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Sunday, May 26
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21 lakh litre water pumped out to find Chhattisgarh officer’s smartphone


Mangalore Today News Network

Raipur, May 26, 2023: How precious can a cellphone be? Millions of gallons of water, meant for parched fields, was pumped out of a dam in Chhattisgarh after a government official dropped his mobile in it. And it went on for three days.

On Sunday, Rajesh Vishwas, food inspector of Koyalibeda block, visited the Kherkatta Paralkot reservoir to enjoy his day off. He somehow managed to drop his Samsung S23 phone worth Rs 96,000 into the 15-foot-deep water.

 

 

Chhattisgarh


A panicked Vishwas reached out to the Irrigation Department and discussed ways to retrieve his submerged phone. Eventually, a 30-horsepower pump was deployed to drain the reservoir’s water, resulting in the discharge of the stored water used for irrigation purposes.

Twenty-one lakh litres of water was drained out in a day. And the ’mission mobile khojo’ went on for full three days.

The phone was recovered after three days, after the discharge of 41,104 cubic metres of water. The precious water would have been used for irrigating around 1,500 acres of land.

After its three-day soak, however, Vishwas’s phone was no longer in working condition. But wasn’t that a foregone conclusion? Phones aren’t supposed to survive being submerged underwater for a prolonged duration.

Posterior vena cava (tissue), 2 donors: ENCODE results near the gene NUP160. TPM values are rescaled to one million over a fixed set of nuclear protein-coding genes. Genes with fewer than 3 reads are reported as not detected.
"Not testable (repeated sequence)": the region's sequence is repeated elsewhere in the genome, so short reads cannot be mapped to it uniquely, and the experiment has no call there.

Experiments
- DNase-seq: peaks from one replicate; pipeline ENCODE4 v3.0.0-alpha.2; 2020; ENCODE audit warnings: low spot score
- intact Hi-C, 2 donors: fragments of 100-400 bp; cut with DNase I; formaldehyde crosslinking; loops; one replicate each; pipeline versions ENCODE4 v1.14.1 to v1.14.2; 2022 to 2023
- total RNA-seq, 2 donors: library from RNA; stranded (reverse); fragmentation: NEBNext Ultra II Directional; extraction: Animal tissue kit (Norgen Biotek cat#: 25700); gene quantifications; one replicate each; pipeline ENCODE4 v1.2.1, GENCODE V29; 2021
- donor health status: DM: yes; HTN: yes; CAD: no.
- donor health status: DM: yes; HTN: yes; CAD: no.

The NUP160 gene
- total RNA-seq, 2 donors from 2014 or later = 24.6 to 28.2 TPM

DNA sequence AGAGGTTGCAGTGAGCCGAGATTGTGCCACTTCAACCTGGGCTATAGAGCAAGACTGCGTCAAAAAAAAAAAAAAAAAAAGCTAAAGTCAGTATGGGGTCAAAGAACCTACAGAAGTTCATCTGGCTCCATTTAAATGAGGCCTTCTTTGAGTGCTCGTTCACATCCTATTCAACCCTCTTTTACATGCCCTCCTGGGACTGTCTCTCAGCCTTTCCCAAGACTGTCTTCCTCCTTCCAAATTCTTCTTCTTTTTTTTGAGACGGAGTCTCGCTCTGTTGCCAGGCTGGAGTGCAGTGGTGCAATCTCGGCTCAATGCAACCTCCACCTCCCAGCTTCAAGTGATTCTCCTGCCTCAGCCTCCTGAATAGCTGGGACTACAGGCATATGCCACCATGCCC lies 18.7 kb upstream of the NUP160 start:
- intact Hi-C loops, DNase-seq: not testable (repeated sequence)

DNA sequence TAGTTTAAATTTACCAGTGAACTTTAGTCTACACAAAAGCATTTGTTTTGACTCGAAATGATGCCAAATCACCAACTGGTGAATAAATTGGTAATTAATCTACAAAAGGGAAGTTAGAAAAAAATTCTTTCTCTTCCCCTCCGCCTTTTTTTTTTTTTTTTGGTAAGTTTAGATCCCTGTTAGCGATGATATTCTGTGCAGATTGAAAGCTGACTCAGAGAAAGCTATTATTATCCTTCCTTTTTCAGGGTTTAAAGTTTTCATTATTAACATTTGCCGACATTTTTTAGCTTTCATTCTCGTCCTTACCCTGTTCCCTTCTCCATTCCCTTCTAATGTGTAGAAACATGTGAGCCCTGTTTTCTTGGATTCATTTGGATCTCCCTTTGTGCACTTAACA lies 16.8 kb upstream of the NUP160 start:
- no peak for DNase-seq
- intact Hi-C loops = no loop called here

The water level in the dam by then had dropped by 10 feet.

In his defence, Rajesh Vishwas said the water pumped out was "wastewater unfit for irrigation". He went on to say that an effort for recovery was made as the lost phone was his personal mobile with important contacts in it.

“A verbal permission was given by the Kanker irrigation department SDO to empty 3-4 feet of water. It was part of the dam where waste water was kept which was unfit for irrigation. The water was emptied with a diesel pump and the action cost of Rs 7,000-8,000. No farmer was affected by my action,” said Vishwas.

As the incident made headlines, Vishwas was suspended on Friday.

According to Ram Lal Dhivar, the Deputy Officer of the Water Resources Department, verbal permission had been granted to drain the water up to a depth of five feet. However, the water level has been reduced by more than 10 feet thus far.

Authorities are evaluating the impact on irrigation and considering measures to compensate for the lost water. This comes at a time when north and central India are baking in the scorching summer sun and a shortage of irrigation water is commonplace.


Courtesy: India Today


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